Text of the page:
“nFlow DDS Version 5.0 provides a complete service orientated architecture (SOA) that delivers everything a user needs to the PC when they log in. This is particularly relevant to user experience as rather than use registry keys to configure the experience as older technologies do, nFlow delivers all settings via the service to whichever PC the user logs on. It also delivers the specific dictation and transcription hardware drivers a user needs but is clever enough to automatically switch a user to an alternative device if it is available delivering complete flexibility in terms of hardware used.”
 
Comment: The formal announcements are still being finalised however nFlow has given the Orange Rag the names of three law firms that have also ordered nFlow v 5.0 after going out to competitive tender, bringing the total number of user seats signed up for 5.0 to over 500 just two months after the system was formally released.

6 replies on “First rollout announced for Nflow's DDS 2.0 system”

Noticed your most recent story on the Scottish accountants who went with nFlow. Thought for the sake of perspective, with them presenting 500 users and 4 firms selecting them since the launch of their latest release in Sept as impressive, that I would fire across our numbers I happen to have provided elsewhere recently…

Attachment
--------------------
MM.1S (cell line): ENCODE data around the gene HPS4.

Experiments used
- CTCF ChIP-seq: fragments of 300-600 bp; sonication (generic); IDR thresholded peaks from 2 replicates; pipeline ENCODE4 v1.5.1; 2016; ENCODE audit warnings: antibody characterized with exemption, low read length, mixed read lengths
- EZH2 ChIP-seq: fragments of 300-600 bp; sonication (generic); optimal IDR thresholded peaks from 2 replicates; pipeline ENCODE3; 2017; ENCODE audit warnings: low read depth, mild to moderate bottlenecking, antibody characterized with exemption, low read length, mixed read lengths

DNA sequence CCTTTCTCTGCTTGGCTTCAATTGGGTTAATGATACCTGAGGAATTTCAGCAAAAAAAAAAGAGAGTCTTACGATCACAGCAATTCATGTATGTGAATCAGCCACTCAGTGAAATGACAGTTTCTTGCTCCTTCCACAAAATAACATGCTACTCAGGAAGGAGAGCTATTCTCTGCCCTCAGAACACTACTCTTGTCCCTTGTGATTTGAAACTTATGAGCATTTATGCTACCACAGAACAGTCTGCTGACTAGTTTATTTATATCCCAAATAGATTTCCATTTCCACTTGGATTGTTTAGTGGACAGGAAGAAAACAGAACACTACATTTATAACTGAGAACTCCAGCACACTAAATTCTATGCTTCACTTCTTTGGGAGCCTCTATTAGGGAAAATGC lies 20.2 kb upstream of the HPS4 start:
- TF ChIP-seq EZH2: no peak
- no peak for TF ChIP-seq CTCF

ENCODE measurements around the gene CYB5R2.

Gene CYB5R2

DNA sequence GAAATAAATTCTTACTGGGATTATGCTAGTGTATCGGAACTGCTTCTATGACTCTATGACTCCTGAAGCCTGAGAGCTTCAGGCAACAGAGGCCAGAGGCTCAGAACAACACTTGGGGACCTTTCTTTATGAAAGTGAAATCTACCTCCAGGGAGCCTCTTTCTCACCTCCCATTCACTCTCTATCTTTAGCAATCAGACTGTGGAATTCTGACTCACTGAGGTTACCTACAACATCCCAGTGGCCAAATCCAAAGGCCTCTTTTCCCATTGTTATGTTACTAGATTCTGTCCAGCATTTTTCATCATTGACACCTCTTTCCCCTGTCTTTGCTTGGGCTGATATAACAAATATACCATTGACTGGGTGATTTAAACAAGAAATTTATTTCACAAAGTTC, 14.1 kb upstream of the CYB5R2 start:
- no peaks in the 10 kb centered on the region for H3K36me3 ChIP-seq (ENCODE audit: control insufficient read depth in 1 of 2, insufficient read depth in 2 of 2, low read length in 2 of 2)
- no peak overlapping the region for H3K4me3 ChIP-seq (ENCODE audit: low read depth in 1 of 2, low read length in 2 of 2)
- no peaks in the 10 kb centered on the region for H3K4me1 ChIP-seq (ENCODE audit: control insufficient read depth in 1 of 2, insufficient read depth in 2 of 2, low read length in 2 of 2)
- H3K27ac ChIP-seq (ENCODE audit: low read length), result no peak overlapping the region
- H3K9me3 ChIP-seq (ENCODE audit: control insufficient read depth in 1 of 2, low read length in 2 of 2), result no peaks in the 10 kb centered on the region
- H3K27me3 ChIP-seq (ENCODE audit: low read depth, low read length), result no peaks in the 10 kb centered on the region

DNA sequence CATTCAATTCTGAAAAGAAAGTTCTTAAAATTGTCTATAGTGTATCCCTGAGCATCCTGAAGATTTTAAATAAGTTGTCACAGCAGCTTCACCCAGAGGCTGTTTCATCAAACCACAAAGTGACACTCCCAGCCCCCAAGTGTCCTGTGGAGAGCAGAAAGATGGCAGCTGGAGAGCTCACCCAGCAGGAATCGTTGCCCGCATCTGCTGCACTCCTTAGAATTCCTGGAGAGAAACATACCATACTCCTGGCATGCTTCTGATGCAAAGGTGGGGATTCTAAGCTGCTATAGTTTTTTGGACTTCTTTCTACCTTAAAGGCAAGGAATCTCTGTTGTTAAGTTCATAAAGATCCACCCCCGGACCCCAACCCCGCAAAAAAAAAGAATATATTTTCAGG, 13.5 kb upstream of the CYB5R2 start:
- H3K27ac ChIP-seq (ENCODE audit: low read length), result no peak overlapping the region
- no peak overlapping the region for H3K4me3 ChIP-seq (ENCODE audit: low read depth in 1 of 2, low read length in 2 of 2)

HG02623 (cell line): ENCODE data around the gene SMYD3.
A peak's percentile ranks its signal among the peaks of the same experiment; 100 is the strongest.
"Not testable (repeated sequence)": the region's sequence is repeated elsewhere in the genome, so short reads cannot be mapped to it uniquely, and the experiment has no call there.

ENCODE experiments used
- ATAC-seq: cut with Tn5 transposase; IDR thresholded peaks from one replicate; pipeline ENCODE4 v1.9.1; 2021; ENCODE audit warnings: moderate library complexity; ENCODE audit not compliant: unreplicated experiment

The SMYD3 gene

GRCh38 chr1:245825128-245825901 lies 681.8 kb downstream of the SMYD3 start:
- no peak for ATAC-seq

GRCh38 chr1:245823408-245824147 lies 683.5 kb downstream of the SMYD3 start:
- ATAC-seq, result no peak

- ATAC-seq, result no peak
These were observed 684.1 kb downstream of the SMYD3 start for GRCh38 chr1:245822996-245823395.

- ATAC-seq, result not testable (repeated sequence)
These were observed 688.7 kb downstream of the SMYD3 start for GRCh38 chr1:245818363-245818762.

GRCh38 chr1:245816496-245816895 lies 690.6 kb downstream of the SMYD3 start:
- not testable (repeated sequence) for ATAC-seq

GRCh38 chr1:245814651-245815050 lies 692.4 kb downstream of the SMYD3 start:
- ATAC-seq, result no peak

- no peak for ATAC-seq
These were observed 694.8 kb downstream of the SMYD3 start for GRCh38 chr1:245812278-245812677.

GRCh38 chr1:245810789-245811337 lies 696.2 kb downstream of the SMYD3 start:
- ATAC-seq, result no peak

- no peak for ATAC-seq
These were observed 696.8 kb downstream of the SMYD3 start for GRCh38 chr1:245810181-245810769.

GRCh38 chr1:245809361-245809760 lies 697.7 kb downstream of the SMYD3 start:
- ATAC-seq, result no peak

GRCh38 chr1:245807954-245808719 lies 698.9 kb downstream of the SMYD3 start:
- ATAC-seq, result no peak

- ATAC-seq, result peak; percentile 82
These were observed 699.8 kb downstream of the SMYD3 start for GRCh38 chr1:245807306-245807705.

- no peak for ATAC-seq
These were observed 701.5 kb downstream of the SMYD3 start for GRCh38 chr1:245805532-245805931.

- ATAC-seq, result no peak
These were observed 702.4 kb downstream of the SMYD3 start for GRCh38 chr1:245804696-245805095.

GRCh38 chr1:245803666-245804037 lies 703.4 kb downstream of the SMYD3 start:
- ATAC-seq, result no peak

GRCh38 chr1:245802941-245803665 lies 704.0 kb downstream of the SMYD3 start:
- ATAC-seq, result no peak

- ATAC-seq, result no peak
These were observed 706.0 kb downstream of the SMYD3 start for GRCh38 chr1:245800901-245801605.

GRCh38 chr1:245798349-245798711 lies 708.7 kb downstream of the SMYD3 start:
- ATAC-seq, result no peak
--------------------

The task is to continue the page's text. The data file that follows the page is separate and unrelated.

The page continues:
September, October, November 2008
Total number of new users going BigHand3: 4348
Total number of new firms selecting BigHand3: 49
What's more, the last top-100 firm to select a DDS in that time period also went with BigHand3 after a selection process.

Maybe you could clarify which of the 49 firms compared Bighand 3 and nFlow v5.0, and did the top 100 firm do the same comparison? If its the one I am thinking of I believe they didn't nor did the 49 other firms. For the sake of perspective maybe you could clarify which of these 49 firms actually reviewed any nFlow version, 4 or 5, in detail?
The simplest answer is if anyone wants to see if nFlow v5.0 is really as good as Johnston Carmichael and the other customer wins think it is then they should let me know and we will be very happy to show them in detail.

I have absolutely no idea why firms choose and pay for DD systems when a few bits of software, Speechmikes and a few hundred lines of php on a web server can be written to do exactly what you need, including auto distribution and completion notices, multiple queues etc etc. We wrote our own and it sits into Active Directory and our KPI system perfectly – no need for consultants putting shaky database sync tools in and no need for separate logins.
i think there must be be some lazy departments out there.

Is it fair to say that Bighand's silence in response to Rob Lancashire's challenge means he's right?

Because it's not worth anything to anyone else! What fits our needs exactly may be completely useless for anyone else – hence paying £30k for a system which does everything for everyone, then paying more for someone to configure it to do what you want it to..
My point is, the best people to know what YOU need such a system to do is YOU and YOU should expect your IT department to put the effort in to solving your problems rather then doing a tender process, creating a payment requisition then failing to take responsibility when it does not work/do what you need. I was not trying to be clever. I do know that there are companies out there with very small IT budgets but why would those comapnies pay the DD suppliers a fortune when employing a capable IT department would cost the same but be far more effective for the company..